If you listen to Fox News, right-wing radio or any of the mouth-breathing websites catering to the political right these days, you will receive a powerful message about the state of freedom in contemporary America. Seemingly everywhere, say right-wingers, liberty — but especially religious liberty — is being trampled upon by an authoritarian federal government set to impose a secular-humanist “agenda.”
Aside from why secular humanism should be such an awful thing, the various pundits on the right point to two examples which they say is prima facie evidence of the death of religious freedom in Obama’s America. The first, of course, is the contraceptive mandate in the Affordable Care Act that the Obama administration shepherded through Congress in 2010. The act, passed over the wailing cries of the right-wing faithful, requires that all employers except churches and other places of worship provide contraceptive coverage for female employees — a practice comparable to the godless communism of the Mao or Stalin variety.
As you might recall, the contraceptive mandate was immediately opposed by nearly everyone who might once have had the need to kowtow in front of a cross. This included all the Republicans running for the White House in 2012, those morally upright fellows who actively covered up decades of child abuse known as the U.S. Conference of Catholic Bishops, and white evangelical Protestants, such as those running the Hobby Lobby Stores corporation — people whose official faith does not actually condemn birth control and a company that had, in fact, covered emergency contraception for its female employees before filing suit against the contraceptive mandate in 2012. Thankfully for god-fearing Americans, the Affordable Care Act’s contraceptive mandate is currently before the Roberts Court and could be struck down as soon as sometime this month.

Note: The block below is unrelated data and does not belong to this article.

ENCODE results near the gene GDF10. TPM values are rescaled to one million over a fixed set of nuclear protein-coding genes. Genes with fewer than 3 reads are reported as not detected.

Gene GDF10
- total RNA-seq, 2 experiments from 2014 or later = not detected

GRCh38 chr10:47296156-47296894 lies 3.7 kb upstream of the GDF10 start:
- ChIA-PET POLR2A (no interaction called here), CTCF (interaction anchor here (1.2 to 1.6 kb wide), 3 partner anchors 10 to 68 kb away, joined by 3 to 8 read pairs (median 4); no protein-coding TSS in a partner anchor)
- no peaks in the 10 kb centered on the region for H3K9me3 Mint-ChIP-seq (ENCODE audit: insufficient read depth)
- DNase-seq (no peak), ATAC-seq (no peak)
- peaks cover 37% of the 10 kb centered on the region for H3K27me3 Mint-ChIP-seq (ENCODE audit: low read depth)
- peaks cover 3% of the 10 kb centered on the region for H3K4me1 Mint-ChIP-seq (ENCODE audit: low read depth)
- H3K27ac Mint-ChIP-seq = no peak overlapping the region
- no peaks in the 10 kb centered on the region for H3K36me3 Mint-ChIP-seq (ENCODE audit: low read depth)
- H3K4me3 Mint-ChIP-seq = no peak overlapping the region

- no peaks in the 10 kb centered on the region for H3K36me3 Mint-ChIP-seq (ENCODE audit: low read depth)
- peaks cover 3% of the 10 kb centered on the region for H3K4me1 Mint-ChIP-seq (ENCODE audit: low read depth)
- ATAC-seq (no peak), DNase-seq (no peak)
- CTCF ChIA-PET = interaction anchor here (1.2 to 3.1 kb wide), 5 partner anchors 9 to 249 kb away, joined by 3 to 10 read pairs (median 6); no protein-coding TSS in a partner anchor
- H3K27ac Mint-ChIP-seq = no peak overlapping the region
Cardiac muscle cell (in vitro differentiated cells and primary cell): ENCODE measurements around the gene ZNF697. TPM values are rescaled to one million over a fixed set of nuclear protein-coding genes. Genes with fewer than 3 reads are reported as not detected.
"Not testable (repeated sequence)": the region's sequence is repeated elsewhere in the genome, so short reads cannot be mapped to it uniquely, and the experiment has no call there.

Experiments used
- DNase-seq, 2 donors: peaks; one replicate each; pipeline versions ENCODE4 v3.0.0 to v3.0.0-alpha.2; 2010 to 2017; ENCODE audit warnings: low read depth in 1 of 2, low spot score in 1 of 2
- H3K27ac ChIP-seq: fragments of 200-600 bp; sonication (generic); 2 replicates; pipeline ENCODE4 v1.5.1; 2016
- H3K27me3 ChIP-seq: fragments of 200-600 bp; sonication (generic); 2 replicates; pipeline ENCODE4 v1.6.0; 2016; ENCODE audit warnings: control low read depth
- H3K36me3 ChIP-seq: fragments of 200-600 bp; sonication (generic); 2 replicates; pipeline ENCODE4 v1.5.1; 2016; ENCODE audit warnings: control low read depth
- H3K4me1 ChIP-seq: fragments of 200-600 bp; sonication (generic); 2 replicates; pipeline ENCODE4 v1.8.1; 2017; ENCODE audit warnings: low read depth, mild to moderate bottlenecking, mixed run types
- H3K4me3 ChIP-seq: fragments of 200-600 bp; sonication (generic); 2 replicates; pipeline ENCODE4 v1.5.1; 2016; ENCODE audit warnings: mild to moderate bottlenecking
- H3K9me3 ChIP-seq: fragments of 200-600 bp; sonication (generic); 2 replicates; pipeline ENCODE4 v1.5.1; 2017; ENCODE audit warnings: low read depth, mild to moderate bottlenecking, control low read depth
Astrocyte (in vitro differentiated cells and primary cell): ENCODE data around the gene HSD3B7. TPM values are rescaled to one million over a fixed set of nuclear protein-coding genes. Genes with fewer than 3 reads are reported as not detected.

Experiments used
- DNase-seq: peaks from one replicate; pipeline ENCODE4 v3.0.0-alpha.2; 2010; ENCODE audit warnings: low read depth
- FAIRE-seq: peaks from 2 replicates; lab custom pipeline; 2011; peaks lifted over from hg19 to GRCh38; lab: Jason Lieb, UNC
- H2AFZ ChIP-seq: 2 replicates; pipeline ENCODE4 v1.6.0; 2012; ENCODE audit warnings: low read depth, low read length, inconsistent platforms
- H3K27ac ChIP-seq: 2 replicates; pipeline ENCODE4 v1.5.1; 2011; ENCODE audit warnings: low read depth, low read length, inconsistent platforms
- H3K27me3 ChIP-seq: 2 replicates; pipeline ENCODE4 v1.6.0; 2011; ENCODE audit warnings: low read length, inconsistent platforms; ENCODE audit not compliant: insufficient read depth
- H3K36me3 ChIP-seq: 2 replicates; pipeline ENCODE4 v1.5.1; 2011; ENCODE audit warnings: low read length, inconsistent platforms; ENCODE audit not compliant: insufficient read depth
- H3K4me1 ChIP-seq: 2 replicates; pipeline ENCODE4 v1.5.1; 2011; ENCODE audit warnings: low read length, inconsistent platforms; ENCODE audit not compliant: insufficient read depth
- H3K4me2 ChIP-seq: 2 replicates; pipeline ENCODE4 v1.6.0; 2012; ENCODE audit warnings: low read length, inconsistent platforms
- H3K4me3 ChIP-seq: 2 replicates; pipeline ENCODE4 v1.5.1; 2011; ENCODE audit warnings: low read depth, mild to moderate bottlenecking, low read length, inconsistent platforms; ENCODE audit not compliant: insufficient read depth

The second instance of government tyranny that is proof of the federal government communing with dark powers involves long-standing public accommodation laws dating back to Civil Rights era legislation that basically say that if someone serves the public via a business, he or she cannot discriminate against serving potential customers on the basis of race, religion, ethnicity, country of origin, or just about anything else. The right, of course, says this is government tyranny at its worst because it dictates to businesses who they can and cannot serve. Everyone else, as we shall see, takes it for granted that after decades of hard-won social progress, it is wrong for someone seated at a public lunch counter to be denied service because the business owner is an ignorant bigot.
The latest problem with public accommodation laws on the right is that now it turns out that anti-gay, right-wing bigots who want to deny service to gay and lesbian customers based on their religious beliefs can’t, in fact, do that. The case in question involved a baker who refused service to a gay couple in Colorado who wished to celebrate their nuptials with a wedding cake purchased from the baker’s shop. When he refused, the couple sued. The couple won their case when it was revealed that even though the baker hated gays due to his religious faith, the baker had previously agreed to make a cake for the wedding of two dogs, thus rendering his “faith” position on marriage both ridiculous and moot.
The ruling in Colorado, like the new health care law’s contraceptive mandate, set off a firestorm of protest by America’s allegedly Christian faithful that the armies of Gog and Magog were upon them. Far-right legislators in places like Arizona and Mississippi sought to fight back against the devil-worshipping hordes by enacting legislation and constitutional amendments protecting the right to discriminate against individuals based on the rights of religious belief. Though these measures have largely been defeated due to local industries’ fears of losing the gay dollar, they nonetheless represent a strain in American life that sees religious belief — really, a far-right version of Christianity — as what the Constitution really enshrines and protects.